Serbia claims 4 countries withdraw recognition of Kosovo
Serbian National Security Council authorizes President Aleksandar Vucic to inform public about issue
Serbian Foreign Minister Nikola Selakovic said on Friday that four countries have withdrawn the recognition of Kosovo's independence.
"Through the work of our security services, we have come to the information that at least two large countries are working to support Pristina on new recognitions and to prevent the campaign of withdrawing recognition," he said.
He said that the Government of Serbia and the Ministry of Foreign Affairs would "continue to fight fiercely" and work on withdrawing the recognition of Kosovo.
Kosovo's Foreign Minister Donika Grvala, however, said that Kosovo has no information that four countries have withdrawn their recognition of Kosovo.
Kosovo, which is predominantly inhabited by Albanians, broke away from Serbia in 1999 and declared its independence in 2008. Serbia has not recognized this and continues to lay claim to the territory. Kosovo also aims to achieve full EU membership.
"We are under pressure to accept the violation of territorial integrity, the violation of international public law, the legal order, to our detriment. The US Government, through a statement from the State Department, issued on the occasion of the first anniversary of the Washington Agreement, made it clear that the US considers the agreement valid and called on Belgrade and Pristina to respect the agreement,” Selakovic said.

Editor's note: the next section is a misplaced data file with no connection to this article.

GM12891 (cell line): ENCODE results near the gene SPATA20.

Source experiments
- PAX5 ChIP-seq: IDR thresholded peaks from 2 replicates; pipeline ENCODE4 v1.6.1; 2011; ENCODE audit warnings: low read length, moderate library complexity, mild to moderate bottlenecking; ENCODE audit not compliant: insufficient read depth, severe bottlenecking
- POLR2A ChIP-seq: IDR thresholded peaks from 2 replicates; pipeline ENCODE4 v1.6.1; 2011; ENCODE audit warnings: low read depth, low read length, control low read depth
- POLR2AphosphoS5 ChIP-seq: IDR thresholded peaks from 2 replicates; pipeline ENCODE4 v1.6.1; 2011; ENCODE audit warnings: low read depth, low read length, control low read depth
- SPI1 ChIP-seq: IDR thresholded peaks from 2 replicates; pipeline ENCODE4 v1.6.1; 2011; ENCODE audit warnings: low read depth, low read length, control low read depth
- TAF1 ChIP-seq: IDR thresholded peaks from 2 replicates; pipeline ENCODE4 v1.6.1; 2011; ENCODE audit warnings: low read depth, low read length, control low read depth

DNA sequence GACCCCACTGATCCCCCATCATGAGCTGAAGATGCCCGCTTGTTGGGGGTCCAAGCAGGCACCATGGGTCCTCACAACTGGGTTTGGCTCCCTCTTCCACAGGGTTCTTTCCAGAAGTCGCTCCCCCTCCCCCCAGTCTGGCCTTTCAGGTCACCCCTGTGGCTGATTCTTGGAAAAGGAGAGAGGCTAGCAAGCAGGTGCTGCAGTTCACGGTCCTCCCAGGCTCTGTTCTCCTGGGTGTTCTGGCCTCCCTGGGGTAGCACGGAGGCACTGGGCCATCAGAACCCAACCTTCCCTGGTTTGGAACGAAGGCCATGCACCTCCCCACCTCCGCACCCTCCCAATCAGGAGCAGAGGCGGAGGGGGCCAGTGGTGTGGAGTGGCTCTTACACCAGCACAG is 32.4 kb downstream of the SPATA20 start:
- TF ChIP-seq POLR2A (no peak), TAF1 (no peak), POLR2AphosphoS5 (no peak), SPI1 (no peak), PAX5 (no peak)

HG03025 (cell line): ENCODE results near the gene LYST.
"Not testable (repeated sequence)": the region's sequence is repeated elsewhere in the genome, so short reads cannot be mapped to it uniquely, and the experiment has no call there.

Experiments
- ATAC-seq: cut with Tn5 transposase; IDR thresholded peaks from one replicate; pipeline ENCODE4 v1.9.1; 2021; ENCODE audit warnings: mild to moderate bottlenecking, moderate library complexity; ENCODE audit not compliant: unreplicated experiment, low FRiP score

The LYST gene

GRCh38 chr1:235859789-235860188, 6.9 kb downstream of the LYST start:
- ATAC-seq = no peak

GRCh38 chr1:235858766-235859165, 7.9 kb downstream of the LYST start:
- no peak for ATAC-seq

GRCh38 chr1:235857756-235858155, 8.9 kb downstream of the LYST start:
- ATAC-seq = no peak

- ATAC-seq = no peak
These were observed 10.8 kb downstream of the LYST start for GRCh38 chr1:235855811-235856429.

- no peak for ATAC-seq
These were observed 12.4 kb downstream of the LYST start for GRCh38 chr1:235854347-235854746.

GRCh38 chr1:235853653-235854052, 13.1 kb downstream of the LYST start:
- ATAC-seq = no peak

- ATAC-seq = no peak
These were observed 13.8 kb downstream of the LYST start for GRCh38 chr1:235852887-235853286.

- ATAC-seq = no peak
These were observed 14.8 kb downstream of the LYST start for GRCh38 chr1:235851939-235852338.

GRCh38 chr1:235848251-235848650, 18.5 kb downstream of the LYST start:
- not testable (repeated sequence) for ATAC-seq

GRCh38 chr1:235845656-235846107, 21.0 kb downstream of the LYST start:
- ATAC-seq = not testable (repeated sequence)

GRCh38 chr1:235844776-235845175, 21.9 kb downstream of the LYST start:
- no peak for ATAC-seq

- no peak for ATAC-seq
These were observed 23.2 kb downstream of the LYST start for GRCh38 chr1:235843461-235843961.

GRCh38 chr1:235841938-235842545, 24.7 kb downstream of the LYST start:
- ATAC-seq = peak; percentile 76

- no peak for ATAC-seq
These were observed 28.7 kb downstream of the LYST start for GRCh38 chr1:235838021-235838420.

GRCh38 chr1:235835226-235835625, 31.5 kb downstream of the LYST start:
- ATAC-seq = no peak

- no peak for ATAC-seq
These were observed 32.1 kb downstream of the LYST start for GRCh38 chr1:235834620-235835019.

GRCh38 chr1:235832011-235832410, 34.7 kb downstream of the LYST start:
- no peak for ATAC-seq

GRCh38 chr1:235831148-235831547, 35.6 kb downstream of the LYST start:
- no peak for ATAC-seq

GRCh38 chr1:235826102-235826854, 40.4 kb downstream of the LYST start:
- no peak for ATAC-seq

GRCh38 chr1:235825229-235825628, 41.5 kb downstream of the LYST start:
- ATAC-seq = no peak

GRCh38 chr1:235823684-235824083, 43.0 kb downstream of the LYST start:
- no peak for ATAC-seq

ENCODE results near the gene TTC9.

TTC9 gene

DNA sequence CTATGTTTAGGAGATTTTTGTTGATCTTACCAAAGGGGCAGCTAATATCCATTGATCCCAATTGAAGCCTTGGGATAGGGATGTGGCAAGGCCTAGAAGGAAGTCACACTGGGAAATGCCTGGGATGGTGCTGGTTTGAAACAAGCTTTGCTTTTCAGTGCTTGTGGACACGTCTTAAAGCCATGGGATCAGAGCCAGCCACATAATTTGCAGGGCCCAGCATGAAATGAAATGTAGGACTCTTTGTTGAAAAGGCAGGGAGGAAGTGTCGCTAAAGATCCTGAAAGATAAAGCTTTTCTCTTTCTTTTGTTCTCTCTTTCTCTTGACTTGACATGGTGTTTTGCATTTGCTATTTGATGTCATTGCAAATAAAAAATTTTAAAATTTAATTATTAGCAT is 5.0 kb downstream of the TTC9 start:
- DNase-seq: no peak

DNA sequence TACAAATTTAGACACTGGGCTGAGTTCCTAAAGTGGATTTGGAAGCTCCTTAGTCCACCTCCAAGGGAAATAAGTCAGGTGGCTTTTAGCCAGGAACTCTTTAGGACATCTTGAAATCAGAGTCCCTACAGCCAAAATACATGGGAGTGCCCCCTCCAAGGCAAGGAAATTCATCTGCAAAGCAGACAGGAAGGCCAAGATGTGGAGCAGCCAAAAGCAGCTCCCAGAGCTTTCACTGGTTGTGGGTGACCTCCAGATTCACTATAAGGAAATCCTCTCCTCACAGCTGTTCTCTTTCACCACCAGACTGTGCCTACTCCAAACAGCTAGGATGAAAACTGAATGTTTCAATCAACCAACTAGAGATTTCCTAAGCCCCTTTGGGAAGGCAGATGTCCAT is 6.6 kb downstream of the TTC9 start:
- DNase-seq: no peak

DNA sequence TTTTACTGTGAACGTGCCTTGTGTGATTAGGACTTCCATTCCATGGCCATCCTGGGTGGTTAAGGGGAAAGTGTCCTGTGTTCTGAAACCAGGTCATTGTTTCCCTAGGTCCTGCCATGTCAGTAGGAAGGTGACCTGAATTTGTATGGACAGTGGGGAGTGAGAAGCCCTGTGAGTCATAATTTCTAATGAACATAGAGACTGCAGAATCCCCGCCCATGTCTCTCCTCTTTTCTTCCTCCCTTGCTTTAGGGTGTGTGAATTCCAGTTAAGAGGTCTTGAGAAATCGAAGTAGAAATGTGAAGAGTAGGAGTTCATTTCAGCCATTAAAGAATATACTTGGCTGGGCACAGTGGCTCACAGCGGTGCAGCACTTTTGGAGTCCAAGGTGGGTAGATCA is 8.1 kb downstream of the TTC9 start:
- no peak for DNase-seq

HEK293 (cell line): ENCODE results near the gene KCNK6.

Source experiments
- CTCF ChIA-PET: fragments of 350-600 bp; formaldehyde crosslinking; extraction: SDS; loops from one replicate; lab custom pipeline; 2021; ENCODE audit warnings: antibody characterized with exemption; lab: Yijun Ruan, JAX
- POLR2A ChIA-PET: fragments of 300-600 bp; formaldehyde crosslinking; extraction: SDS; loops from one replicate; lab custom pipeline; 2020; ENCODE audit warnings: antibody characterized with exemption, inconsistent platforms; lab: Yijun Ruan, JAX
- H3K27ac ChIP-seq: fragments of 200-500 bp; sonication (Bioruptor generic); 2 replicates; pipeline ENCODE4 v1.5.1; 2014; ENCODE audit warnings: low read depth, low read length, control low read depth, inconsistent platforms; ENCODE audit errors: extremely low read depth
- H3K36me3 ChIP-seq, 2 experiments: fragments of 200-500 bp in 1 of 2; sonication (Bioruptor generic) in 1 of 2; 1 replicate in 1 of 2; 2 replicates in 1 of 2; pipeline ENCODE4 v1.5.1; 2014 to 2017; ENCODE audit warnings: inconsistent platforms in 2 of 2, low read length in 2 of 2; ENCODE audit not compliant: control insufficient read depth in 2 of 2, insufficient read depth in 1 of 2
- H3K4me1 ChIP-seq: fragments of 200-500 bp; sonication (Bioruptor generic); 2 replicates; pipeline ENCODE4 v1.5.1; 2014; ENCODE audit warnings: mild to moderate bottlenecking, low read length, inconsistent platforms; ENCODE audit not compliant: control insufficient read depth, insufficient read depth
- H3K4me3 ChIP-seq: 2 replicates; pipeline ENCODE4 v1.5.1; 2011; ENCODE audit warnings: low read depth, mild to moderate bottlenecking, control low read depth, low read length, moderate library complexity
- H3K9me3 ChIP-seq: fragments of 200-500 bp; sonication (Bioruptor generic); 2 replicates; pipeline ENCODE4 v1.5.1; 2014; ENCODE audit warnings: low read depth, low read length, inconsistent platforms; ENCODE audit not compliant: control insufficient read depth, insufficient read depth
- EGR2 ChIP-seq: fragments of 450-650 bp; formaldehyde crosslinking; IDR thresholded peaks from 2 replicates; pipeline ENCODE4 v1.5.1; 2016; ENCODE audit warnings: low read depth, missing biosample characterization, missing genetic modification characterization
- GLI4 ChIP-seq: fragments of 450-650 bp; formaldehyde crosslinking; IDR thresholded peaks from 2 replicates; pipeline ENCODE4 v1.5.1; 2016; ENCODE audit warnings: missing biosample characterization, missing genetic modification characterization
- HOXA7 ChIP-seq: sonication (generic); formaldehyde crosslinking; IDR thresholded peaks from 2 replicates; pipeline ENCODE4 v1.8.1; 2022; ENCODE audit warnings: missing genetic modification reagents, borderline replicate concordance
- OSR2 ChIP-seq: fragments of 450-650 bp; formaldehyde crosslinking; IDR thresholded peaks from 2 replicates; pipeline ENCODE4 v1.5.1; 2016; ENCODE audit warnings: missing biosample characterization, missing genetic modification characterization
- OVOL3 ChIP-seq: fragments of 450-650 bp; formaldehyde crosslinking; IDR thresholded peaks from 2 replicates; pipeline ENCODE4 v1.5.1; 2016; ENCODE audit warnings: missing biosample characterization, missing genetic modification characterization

He said by submitting the request for Kosovo's membership in the Council of Europe, Pristina has shown that it does not respect the agreement, as well as the position of the state that hosted the agreement.
After the National Security Council (NSC) meeting, Selakovic handed over diplomatic notes to Serbian President Aleksandar Vucic from the countries and that the Council authorized Vucic to inform the public about the countries in question.
The NSC session was scheduled due to Kosovo's application to the Council of Europe.
Kosovo's Foreign Minister Grvala said Serbia should support Kosovo's membership in the Council of Europe if it is interested in Serbs, citizens of Kosovo.
In September 2020, Serbian and Kosovar leaders met in a US-sponsored two-day dialogue in Washington where they agreed to normalize economic ties.
Both sides agreed to freeze their diplomatic recognition/de-recognition campaigns for a year, Grenell said during the signing ceremony.
Kosovo applies for European membership
Kosovo on Thursday applied for official membership in the Council of Europe.
Earlier in the day, Kosovo's government had approved the initiative to join the council and asked the Foreign Ministry to finalize procedures.
However, Serbian President Vucic accused Pristina of violating the Washington Treaty, Brussels Treaty, and UN Security Council Resolution 1244 by taking this step.
Vucic said the major Western countries were behind this application and that Serbia would do everything to politically respond to it.
The exclusion of Russia from the organization after the attack on Ukraine boosted Kosovo's prospects to apply for membership of the council.
Support from two-thirds of the member states of the organization, all of which recognize Kosovo in the absence of Russia, will allow the western Balkan country to become a member.